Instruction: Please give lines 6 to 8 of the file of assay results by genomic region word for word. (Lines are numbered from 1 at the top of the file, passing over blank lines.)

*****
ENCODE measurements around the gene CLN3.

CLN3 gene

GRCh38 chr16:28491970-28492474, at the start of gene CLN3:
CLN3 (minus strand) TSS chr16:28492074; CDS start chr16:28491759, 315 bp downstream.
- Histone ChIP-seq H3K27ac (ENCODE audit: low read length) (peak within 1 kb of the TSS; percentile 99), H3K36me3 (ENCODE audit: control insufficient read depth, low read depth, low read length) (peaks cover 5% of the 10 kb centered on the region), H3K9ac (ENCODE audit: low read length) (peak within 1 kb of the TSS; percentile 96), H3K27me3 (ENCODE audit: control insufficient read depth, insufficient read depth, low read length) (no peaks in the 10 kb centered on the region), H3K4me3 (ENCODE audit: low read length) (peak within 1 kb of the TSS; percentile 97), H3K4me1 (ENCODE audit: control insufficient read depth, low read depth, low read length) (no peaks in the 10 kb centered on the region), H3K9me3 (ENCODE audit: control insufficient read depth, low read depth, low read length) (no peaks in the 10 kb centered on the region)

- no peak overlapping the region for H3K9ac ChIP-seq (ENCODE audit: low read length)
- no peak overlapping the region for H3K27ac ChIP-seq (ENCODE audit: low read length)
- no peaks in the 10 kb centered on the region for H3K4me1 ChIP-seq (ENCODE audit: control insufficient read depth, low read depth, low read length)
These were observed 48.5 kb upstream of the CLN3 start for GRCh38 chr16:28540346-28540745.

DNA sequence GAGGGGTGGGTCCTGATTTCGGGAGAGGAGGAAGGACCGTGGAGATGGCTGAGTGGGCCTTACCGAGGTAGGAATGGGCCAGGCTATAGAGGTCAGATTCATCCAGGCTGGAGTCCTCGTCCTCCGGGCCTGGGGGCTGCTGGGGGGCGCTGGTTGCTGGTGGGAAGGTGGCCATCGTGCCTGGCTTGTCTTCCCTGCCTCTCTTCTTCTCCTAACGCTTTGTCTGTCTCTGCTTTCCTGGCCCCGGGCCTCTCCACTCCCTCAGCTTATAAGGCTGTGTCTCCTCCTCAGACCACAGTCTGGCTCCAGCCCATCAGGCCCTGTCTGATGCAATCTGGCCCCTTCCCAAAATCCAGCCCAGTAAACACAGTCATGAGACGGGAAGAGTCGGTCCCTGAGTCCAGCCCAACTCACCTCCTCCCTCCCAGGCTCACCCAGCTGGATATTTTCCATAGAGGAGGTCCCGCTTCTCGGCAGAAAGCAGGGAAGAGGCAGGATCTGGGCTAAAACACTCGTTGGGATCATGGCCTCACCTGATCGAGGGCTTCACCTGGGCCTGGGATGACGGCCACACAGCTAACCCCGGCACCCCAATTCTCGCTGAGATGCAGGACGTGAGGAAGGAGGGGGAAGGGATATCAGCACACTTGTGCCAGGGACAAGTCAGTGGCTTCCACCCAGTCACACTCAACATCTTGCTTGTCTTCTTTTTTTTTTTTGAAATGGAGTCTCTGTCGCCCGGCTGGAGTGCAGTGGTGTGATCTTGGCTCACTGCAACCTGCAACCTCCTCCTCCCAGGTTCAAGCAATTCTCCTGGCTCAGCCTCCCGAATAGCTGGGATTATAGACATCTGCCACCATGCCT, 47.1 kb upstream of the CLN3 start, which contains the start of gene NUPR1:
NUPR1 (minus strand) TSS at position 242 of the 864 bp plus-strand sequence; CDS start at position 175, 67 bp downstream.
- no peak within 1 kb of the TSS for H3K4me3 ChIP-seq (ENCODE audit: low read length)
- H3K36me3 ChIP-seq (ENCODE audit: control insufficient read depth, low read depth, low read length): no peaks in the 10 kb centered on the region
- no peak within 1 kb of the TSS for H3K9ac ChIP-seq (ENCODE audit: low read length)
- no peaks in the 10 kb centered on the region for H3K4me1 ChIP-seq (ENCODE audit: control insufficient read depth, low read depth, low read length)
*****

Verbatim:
- no peak overlapping the region for H3K9ac ChIP-seq (ENCODE audit: low read length)
- no peak overlapping the region for H3K27ac ChIP-seq (ENCODE audit: low read length)
- no peaks in the 10 kb centered on the region for H3K4me1 ChIP-seq (ENCODE audit: control insufficient read depth, low read depth, low read length)